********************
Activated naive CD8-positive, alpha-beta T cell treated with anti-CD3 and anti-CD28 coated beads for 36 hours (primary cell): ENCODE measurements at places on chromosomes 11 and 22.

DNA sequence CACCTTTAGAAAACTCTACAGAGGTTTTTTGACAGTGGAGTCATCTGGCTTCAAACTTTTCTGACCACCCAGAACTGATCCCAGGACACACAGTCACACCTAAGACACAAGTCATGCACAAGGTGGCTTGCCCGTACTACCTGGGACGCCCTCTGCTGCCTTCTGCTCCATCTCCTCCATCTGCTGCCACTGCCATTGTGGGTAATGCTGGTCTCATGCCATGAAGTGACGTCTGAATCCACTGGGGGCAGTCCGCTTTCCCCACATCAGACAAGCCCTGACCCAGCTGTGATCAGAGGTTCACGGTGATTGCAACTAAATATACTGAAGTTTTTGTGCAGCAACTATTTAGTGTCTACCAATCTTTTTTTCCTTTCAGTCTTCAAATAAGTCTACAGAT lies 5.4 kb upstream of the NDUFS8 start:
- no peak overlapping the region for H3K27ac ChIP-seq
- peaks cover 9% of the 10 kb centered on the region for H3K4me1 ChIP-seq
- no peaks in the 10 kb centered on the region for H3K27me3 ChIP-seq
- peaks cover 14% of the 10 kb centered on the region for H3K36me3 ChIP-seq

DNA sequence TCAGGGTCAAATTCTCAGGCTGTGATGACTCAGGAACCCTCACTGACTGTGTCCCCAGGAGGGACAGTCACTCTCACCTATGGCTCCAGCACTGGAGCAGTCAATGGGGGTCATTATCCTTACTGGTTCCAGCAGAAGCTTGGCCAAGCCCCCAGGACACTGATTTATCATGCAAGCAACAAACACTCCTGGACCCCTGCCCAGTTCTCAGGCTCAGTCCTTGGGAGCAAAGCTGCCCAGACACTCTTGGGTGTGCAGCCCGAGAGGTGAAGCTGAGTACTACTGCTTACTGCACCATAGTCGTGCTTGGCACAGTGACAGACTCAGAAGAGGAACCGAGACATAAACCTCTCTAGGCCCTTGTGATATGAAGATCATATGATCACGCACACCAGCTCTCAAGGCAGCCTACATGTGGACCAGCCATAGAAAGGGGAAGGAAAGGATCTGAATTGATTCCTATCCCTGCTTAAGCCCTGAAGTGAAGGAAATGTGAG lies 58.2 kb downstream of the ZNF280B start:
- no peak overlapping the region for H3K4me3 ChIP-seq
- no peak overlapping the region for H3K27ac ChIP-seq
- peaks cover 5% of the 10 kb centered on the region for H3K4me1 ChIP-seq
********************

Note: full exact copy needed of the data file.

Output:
Activated naive CD8-positive, alpha-beta T cell treated with anti-CD3 and anti-CD28 coated beads for 36 hours (primary cell): ENCODE measurements at places on chromosomes 11 and 22.

DNA sequence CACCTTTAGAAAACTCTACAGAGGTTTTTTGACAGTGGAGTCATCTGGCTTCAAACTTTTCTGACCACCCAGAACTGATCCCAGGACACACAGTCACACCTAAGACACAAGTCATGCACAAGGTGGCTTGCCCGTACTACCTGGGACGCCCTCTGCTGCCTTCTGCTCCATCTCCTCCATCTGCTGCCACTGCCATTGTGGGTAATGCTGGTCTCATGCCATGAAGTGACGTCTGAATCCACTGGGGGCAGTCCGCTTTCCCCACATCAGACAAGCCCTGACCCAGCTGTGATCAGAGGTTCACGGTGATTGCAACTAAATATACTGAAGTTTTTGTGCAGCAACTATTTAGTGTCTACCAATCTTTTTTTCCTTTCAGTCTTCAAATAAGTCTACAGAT lies 5.4 kb upstream of the NDUFS8 start:
- no peak overlapping the region for H3K27ac ChIP-seq
- peaks cover 9% of the 10 kb centered on the region for H3K4me1 ChIP-seq
- no peaks in the 10 kb centered on the region for H3K27me3 ChIP-seq
- peaks cover 14% of the 10 kb centered on the region for H3K36me3 ChIP-seq

DNA sequence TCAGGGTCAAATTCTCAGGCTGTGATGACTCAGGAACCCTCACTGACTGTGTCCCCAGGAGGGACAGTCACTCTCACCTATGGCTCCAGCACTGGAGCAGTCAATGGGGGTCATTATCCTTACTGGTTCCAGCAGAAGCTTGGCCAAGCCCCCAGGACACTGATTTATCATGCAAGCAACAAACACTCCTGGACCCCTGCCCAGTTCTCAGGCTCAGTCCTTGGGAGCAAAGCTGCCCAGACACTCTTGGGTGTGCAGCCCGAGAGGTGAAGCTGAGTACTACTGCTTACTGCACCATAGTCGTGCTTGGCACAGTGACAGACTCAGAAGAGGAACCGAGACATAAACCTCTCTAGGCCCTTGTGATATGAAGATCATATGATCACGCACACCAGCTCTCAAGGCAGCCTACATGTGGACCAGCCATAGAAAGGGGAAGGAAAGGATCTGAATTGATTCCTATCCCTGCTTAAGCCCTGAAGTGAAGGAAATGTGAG lies 58.2 kb downstream of the ZNF280B start:
- no peak overlapping the region for H3K4me3 ChIP-seq
- no peak overlapping the region for H3K27ac ChIP-seq
- peaks cover 5% of the 10 kb centered on the region for H3K4me1 ChIP-seq